Foo Fighters Made a Horror Film. Because Why Not?

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In the three decades that Dave Grohl has been a rock star, he has recorded with the likes of Stevie Nicks and Paul McCartney, directed documentaries, performed for presidents and been inducted into the Rock & Roll Hall of Fame, twice.

But this month presents a first: On Feb. 25, Foo Fighters are releasing “Studio 666,” a horror-comedy directed by BJ McDonnell (“Hatchet III”) and starring, well, Foo Fighters.

Why?

“For fun,” Grohl said in a recent video interview. As he explained, “It was never our intention to enter the Hollywood game with this big horror film. It just happened.”

In the film, which also features Whitney Cummings, Will Forte and Jeff Garlin, the band moves into a mansion, where Grohl himself once actually lived, to work on their 10th album. But songwriting proves challenging. Hoping to dig himself out of a creative rut, Grohl wanders around the house and discovers a secret that infuses him with creativity — and blood lust.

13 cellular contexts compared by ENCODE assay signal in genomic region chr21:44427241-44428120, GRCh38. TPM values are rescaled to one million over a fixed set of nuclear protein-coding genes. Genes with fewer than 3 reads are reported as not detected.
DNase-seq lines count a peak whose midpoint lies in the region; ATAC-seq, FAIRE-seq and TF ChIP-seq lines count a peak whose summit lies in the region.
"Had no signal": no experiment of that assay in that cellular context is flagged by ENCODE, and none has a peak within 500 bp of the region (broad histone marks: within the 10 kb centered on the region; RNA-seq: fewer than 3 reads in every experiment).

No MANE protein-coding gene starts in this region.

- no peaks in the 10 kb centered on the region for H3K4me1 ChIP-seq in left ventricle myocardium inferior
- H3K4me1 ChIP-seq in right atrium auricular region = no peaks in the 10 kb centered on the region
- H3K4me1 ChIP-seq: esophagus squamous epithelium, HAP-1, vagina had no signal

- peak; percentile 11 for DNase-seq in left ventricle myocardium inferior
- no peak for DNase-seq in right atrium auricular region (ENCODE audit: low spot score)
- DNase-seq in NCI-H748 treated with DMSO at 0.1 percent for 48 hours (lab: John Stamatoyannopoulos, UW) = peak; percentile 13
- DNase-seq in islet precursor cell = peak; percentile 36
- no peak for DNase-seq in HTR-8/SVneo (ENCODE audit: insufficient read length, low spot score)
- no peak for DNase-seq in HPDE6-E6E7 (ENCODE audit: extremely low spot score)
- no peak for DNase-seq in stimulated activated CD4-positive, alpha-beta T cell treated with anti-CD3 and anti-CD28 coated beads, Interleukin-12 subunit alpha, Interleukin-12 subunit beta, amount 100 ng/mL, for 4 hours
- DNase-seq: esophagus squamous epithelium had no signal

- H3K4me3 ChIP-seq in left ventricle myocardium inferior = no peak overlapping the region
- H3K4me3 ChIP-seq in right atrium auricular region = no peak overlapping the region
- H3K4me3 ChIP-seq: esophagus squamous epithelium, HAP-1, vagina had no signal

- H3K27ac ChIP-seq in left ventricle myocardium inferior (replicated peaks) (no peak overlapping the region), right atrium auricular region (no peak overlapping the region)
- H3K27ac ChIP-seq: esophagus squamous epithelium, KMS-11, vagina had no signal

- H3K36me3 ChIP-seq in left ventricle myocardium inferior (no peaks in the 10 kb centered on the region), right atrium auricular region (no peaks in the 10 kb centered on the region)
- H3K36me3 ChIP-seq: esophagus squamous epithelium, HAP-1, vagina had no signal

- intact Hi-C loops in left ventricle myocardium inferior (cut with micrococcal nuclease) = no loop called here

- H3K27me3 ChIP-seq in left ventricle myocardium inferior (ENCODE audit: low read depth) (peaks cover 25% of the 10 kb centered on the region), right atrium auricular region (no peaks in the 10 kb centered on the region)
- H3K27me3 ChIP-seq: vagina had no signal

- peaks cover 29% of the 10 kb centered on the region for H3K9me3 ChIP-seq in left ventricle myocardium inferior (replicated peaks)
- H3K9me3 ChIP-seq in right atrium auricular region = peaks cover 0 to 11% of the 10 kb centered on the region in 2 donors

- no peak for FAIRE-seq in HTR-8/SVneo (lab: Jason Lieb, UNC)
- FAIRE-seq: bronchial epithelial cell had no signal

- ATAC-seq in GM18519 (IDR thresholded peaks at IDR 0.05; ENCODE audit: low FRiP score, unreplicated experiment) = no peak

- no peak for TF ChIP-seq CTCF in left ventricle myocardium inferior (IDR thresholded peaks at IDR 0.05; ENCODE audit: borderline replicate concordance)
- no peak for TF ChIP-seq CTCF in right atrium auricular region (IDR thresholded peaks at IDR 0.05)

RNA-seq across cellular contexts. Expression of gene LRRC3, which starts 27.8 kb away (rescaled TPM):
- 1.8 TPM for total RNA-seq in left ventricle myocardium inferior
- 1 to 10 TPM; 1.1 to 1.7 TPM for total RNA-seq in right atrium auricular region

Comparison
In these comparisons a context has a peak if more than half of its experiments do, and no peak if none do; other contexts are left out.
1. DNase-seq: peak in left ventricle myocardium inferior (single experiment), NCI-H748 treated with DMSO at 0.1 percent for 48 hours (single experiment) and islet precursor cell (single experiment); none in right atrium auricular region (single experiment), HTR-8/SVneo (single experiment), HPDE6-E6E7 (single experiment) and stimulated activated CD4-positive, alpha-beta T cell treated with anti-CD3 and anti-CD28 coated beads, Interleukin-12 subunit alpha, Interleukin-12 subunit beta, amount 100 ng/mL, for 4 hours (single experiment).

The movie has been in the works since 2019, with production paused because of the coronavirus pandemic. It’s unlikely to rack up awards — “We’re not ordering tuxes for the Oscars,” Grohl said — but it does offer nuggets of hard rock and gore.

Chatting from his home studio in Los Angeles over a cup of coffee, Grohl discussed the making of the film, his thoughts on rock ‘n’ roll and a new album. These are edited excerpts from the interview.

Why did you decide to make a movie?

Three years ago, a friend went to a meeting with a film studio, and our name came up. They said, “We’ve always wanted to make a horror with Foo Fighters.” He texts me, and I said, “That’s the stupidest idea I’ve ever heard,” and thought nothing of it.